40. 40. Ground power units • A ground power unit (GPU) is a vehicle capable of supplying power to aircraft parked on the ground. Ground power units may also be built into the jetway, making it even easier to supply electrical power to aircraft.
  41. 41. Buses • are used to move people from the terminal to either an aircraft or another terminal.
  42. 42. Container loader • Container loaders, also known as cargo loaders or "K loaders", are used for the loading and unloading of containers and pallets into and out of aircraft.
  43. 43. Potable water trucks • Potable water trucks are special vehicles that provide reliability and consistency in the delivery of quality water to an aircraft. The water is filtered and protected from the elements while being stored on the vehicle. A pump in the vehicle assists in moving the water from the truck to the aircraft.
  44. 44. Lavatory service vehicles • Lavatory service vehicles empty and refill lavatories onboard aircraft. Waste is stored in tanks on the aircraft until these vehicles can empty them and remove the waste. After the tank is emptied, it is refilled with a mixture of water and a disinfecting concentrate, commonly called 'blue juice'.
  45. 45. Catering vehicle • Catering includes the unloading of unused food and drink from the aircraft, and the loading of fresh food and drinks for passengers and crew. The meals are typically delivered in standardized carts. Meals are prepared mostly on the ground in order to minimize the amount of preparation (apart from chilling or reheating) required in the air.
  46. 46. Air Start Unit (ASU) • An air start unit is a vehicle with a built-in gas turbine engine which gives the necessary quantity of high-pressure air to start the engine
  47. 47. Belt loaders • Belt loaders are vehicles with conveyor belts for unloading and loading of baggage and cargo onto aircraft. A belt loader is positioned at the door sill of an aircraft hold (baggage compartment) during operation.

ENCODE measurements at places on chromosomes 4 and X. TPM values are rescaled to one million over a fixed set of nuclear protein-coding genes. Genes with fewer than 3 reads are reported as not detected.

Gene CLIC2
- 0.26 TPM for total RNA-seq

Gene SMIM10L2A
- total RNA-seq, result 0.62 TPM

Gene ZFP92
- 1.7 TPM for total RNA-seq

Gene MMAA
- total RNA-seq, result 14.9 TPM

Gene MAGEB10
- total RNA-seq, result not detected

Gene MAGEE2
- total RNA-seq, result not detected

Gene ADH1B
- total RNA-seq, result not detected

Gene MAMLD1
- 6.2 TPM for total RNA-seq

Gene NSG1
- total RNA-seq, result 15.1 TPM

48. 48. De/anti-icing vehicles • The procedure of de/anti-icing, protection from fluids freezing up on aircraft, is done from special vehicles. A hose sprays a special mixture that melts current ice on the aircraft and also prevents some ice from building up while waiting on the ground.
  49. 49. Ramp service • This includes services on the ramp or apron, such as: 1. Guiding the aircraft into and out of the parking position (by way of aircraft marshalling), 2. Towing with pushback tractors 3. Lavatory drainage 4. Water cartage (typically non-potable for lavatory sink use) 5. Air conditioning (more common for smaller aircraft)
  50. 50. 6. Airstart units (for starting engines) 7. Luggage handling, usually by means of beltloaders and baggage carts 8. Gate checked luggage 9. Air cargo handling, usually by means of cargo dollies and cargo loaders 10. Catering trucks 11. Refueling, which may be done with a refueling tanker truck or refueling pumper
  51. 51. 12. Ground power (so that engines need not be running to provide aircraft power on the ground) 13. Passenger stairs (used instead of an aerobridge or airstairs, some budget airlines use both to improve turnaround speed) 14. Wheelchair lifts, if required 15. Hydraulic mules (units that provide hydraulic power to an aircraft externally) 16. Deicing
  52. 52. List of notable handling agents worldwide: ASIA • Hong Kong - Hong Kong Airport Services - Jardine Aviation Services • Japan - All Nippon Airways - Japan Airport Ground Handling - Japan Airport Service Co.,Ltd.
  53. 53. • Korea - Korea Airport Service • Singapore - SATS Ltd • Taiwan - Evergreen Airlines Service - Taiwan Airport Service Co., Ltd. • Turkey - Çelebi -Turkish Ground Services
  54. 54. EUROPE • United Kingdom - Aviance UK - Aircraft Service International Group - Menzies Aviation • Belgium - Aviapartner • Lietuva/Lithuania - Baltic Ground Services
  55. 55. • Sweden - SAS Ground Handling • Switzerland - Swissport - Servisair
  56. 56. MIDDLE EAST • Dnata • Egypt Air Ground Services • Oman Air • Shaheen Airport Services
  57. 57. NORTH AMERICA • Mexico - Kion de Mexico • United States - DAL Global Services - Envoy Air - Regional Elite Airline Services - Universal Aviation - Worldwide Flight Services
  58. 58. NEXT TOPIC: GROUND SAFETY PROCEDURES • file:///E:/YOU%20IS%20JAY%20ARE/TOUR %20ELECT%20(GROUND %20HANDLING)/pdf/843bd645-0b8d-4671- a1ea-bfab376714ad-150701221047-lva1- app6891.pdf
  59. 59. • http://www.safetypostershop.com/category/avi ation-safety-posters/
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Basic airport ground handling services and procedures.